Near the base of Mt. Hood, you’ll pass one of the area’s most accessible old-growth forests, where moss drapes the limbs of giant trees along the green-pooled Salmon River. Turn off Highway 26 at the town of Zigzag for an easy 2.1-mile stroll on the riverside trail. You’ll pass 10-foot-thick red cedars and small sandy beaches with deep pools suitable for a chilly summer swim. The trail is typically open year-round. (photo by Greg Lief)
Getting there: Drive Highway 26 east of Portland 42 miles to the town of Zigzag, and turn right on Salmon River Road 2.7 miles to a trailhead pullout on the right. Expect to pay $5 if you don’t already have a Northwest Forest parking pass. If you want to hike the Old Salmon River Trail one way, drive a shuttle car another 2 miles up Salmon River Road and leave it at the Green Canyon Campground.
Surprisingly few visitors to Timberline Lodge venture into the scenic alpine landscape that lured hotel builders here in the first place. For a sample, take the Pacific Crest Trail west through gorgeous wildflower meadows with views to Mt. Jefferson and the Three Sisters. After 2.2 miles, you’ll reach a jaw-dropping viewpoint of Zigzag Canyon, a 700-foot-deep chasm gouged into Mt. Hood’s cindery flank by the glacier-fed Zigzag River. Turn back at the viewpoint of Zigzag Canyon, as the trail ahead becomes more difficult. This hike is typically best in summer and early fall. (photo by Cheryl Hill)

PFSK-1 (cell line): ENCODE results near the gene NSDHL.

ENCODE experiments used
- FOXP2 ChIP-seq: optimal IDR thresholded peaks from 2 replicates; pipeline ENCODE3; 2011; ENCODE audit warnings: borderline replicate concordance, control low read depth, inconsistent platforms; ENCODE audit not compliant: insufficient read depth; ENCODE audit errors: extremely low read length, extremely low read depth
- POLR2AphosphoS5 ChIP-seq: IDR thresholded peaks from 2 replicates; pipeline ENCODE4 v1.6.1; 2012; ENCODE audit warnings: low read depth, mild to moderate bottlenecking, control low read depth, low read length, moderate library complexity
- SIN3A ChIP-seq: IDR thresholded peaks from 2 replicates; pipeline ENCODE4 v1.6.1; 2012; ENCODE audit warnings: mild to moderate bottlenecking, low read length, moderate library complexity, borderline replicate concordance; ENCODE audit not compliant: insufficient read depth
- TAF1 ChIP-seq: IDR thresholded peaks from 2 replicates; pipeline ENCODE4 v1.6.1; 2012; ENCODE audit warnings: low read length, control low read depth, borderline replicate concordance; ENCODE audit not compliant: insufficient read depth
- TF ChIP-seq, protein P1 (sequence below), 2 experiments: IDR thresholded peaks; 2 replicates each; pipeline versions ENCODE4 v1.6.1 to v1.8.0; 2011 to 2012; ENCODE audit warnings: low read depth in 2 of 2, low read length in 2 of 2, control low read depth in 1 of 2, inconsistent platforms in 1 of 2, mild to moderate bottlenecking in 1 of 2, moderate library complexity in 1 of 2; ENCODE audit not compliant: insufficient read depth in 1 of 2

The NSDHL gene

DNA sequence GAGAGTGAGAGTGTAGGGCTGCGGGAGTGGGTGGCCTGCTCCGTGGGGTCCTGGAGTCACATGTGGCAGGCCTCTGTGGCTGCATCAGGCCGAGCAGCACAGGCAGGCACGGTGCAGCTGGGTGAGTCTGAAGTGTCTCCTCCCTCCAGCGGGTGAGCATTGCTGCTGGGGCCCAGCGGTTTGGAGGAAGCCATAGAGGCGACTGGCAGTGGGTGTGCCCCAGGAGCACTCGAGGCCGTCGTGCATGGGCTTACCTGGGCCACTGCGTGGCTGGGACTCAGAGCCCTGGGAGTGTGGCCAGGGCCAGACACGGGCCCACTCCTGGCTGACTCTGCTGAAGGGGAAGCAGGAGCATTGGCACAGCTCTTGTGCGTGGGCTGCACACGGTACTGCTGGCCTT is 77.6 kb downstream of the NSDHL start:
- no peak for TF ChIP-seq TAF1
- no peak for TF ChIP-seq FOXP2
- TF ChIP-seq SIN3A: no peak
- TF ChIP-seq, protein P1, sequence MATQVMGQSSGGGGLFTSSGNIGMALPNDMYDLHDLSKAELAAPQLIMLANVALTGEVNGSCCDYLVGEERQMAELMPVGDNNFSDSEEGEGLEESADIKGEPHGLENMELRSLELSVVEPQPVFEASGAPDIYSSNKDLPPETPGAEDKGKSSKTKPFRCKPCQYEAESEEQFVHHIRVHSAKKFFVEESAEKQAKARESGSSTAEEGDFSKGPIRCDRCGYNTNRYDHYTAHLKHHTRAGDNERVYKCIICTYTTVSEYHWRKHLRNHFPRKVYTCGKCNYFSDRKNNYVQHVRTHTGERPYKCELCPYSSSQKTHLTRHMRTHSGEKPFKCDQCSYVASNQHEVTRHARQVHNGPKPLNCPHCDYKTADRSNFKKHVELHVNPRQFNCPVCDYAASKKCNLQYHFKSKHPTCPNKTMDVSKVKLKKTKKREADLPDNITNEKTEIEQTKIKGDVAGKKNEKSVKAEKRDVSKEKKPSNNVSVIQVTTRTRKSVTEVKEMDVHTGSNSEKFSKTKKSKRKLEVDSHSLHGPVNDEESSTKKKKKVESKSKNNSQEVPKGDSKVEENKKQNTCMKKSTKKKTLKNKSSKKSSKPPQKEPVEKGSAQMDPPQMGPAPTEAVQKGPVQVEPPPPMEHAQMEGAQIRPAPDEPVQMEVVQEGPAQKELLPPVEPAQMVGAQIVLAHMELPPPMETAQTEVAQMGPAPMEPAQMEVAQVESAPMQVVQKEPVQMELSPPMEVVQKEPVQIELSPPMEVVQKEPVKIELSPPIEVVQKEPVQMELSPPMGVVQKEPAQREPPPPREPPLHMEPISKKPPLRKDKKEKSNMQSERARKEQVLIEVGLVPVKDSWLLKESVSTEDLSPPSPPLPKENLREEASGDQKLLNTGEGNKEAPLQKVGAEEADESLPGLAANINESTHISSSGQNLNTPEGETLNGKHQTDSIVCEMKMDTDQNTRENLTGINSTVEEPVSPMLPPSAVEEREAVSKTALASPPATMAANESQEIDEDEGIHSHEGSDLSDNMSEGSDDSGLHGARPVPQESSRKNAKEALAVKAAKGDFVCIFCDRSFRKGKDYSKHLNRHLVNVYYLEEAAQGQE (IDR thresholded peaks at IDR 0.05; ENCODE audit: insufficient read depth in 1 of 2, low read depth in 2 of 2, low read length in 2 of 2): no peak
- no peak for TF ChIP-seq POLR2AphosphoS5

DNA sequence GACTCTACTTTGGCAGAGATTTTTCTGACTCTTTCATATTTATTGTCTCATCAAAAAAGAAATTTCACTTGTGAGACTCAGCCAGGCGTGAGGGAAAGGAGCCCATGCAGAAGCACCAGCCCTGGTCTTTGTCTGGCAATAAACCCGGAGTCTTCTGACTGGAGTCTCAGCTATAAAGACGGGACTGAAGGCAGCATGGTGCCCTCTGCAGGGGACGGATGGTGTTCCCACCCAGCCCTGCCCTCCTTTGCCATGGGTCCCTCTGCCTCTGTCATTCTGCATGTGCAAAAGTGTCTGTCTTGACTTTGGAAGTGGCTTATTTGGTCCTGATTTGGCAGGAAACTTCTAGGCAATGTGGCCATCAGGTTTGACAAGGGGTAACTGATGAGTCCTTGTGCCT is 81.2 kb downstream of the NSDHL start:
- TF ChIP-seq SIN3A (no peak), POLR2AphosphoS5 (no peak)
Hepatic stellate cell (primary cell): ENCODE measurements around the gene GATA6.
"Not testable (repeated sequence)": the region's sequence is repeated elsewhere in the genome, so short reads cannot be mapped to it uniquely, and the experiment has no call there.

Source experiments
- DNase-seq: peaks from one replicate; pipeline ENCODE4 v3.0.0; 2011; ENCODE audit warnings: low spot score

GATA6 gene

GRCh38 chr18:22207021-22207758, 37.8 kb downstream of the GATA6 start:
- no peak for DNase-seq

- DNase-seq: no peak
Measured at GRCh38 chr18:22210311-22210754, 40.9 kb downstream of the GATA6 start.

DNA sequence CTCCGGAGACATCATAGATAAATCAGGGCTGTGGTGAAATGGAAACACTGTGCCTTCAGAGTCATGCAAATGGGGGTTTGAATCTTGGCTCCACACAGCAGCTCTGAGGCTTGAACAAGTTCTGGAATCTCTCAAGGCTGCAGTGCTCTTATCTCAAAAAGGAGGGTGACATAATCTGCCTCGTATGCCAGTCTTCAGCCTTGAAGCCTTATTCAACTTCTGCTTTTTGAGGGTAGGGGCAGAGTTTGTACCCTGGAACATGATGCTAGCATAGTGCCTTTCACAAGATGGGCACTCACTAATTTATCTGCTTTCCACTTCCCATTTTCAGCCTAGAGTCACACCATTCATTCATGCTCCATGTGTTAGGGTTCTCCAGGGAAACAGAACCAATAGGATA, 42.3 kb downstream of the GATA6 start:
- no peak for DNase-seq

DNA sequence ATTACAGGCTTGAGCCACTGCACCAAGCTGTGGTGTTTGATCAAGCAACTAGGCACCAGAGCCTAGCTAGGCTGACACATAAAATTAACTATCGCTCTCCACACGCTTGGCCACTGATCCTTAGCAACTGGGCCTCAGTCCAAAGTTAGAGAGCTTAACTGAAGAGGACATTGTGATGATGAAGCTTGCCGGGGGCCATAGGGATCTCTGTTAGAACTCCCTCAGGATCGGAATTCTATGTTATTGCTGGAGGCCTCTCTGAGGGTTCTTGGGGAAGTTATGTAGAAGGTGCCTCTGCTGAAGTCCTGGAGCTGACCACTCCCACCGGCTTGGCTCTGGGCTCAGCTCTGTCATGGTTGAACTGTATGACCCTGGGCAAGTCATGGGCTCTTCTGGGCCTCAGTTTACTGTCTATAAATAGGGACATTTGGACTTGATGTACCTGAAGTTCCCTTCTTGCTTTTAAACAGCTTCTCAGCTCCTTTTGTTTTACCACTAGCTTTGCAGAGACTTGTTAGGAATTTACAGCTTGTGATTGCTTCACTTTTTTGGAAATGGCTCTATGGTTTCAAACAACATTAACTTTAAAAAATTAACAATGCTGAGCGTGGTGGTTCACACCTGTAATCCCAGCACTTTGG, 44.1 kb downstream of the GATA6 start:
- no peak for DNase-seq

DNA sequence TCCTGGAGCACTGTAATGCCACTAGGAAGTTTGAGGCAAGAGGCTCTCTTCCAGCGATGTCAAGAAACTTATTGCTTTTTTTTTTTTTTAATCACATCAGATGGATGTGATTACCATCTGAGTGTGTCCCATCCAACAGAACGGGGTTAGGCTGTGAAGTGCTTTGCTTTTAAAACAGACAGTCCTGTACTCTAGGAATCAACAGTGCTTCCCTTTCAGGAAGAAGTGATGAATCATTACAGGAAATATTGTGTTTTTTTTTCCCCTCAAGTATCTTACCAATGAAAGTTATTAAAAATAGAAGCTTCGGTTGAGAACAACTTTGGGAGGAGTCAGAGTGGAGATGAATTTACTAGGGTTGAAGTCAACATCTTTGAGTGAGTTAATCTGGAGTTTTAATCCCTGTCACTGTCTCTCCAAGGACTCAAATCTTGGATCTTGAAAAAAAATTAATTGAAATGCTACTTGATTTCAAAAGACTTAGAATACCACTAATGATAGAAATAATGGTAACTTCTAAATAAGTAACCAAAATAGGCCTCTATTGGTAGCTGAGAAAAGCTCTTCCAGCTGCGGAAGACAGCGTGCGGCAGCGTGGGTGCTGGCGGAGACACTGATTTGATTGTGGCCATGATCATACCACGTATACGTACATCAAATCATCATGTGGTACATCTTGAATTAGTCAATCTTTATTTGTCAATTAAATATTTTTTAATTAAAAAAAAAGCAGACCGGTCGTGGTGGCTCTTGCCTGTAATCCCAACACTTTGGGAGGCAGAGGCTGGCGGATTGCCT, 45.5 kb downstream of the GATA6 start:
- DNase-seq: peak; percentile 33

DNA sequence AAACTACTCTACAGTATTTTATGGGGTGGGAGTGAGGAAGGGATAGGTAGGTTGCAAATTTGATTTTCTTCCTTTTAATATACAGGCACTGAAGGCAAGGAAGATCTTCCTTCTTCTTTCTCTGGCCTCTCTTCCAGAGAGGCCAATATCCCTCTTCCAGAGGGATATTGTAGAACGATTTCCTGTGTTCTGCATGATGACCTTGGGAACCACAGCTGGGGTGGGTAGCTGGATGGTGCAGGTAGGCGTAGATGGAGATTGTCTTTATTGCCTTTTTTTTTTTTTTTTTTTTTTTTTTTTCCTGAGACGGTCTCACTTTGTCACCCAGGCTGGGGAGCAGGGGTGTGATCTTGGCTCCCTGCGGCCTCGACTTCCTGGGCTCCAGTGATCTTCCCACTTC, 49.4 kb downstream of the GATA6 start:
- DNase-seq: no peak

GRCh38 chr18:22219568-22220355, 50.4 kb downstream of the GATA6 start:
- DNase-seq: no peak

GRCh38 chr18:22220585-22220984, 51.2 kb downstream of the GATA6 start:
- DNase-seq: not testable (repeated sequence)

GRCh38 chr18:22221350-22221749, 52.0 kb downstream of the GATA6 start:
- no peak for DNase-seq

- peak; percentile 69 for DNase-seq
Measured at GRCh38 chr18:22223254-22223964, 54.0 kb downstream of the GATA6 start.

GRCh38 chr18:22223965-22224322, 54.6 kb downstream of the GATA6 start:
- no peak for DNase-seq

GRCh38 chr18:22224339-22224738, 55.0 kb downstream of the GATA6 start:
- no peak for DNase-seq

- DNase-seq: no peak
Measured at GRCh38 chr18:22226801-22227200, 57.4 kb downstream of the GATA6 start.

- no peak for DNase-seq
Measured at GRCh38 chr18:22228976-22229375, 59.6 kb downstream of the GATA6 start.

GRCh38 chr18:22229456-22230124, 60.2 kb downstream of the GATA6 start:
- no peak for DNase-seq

Getting there: From Portland, drive Highway 26 toward Mt. Hood 54 miles. On the far side of Government Camp, turn left for 6 miles up to the lodge’s huge parking lot. To reach the trail, start by walking past the right-hand side of Timberline Lodge on a wide, paved walkway uphill. After 200 yards, turn left on the Pacific Crest Trail for the easy 2.2-mile hike.
The Northwest Indians believed everyone has a tamanawas—a friendly guardian spirit. Tamanawas Falls seems as though it might be Mt. Hood’s guardian, an inspiring 100-foot curtain of white water in a green canyon at the mountain’s eastern base. The easy 1.9-mile path to the falls is a delight, with scenic footbridges and lots of access to mossy-banked Cold Spring Creek. The open season for this trail is May to October. (photo by Tyler Roemer)